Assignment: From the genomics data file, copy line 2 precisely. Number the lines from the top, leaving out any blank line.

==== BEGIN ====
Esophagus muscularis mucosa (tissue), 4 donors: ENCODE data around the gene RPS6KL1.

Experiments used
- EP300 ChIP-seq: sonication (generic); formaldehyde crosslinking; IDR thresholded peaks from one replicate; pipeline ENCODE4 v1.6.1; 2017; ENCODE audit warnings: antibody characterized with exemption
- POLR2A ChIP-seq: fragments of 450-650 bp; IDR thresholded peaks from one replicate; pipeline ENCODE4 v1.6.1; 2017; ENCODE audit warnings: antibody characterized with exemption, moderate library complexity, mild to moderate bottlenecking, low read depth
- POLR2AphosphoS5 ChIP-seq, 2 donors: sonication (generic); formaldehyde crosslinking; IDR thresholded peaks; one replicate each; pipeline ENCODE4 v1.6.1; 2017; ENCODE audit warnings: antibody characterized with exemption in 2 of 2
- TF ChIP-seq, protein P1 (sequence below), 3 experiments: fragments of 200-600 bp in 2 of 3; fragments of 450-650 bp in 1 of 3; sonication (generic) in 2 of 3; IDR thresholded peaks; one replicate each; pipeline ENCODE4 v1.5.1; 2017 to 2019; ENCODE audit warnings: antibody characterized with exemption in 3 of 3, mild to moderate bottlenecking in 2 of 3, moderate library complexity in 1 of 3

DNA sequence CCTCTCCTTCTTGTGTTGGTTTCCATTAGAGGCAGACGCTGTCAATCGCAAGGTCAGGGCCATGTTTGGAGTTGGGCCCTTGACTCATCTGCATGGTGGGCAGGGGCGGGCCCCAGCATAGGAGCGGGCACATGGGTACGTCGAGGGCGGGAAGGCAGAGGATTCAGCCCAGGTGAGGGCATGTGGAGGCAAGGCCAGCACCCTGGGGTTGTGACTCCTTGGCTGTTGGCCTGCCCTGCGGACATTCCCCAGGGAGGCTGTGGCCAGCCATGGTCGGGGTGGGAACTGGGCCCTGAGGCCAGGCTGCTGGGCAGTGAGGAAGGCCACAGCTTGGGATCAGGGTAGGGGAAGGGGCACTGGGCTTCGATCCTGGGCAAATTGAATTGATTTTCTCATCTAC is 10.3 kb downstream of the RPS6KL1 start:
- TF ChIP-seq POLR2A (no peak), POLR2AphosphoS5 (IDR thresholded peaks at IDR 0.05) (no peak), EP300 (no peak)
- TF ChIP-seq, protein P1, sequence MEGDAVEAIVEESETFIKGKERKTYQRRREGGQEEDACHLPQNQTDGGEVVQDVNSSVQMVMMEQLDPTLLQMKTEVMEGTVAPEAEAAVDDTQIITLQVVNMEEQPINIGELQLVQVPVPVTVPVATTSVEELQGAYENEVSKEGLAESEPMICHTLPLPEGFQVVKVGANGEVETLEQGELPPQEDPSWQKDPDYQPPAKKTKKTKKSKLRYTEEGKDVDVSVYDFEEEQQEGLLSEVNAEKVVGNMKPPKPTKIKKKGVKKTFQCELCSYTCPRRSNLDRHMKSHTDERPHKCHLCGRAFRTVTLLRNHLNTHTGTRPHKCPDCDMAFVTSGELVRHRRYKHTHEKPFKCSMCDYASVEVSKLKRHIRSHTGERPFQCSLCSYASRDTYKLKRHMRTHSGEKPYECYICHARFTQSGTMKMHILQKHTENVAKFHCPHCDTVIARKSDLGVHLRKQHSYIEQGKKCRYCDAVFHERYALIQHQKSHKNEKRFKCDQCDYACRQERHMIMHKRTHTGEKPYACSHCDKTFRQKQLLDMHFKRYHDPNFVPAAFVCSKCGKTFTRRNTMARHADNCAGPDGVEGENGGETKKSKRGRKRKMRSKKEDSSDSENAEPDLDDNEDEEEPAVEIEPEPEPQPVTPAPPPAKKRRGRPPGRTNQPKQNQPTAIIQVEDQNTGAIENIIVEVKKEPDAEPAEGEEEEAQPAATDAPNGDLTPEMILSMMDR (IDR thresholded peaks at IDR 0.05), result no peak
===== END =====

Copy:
Experiments used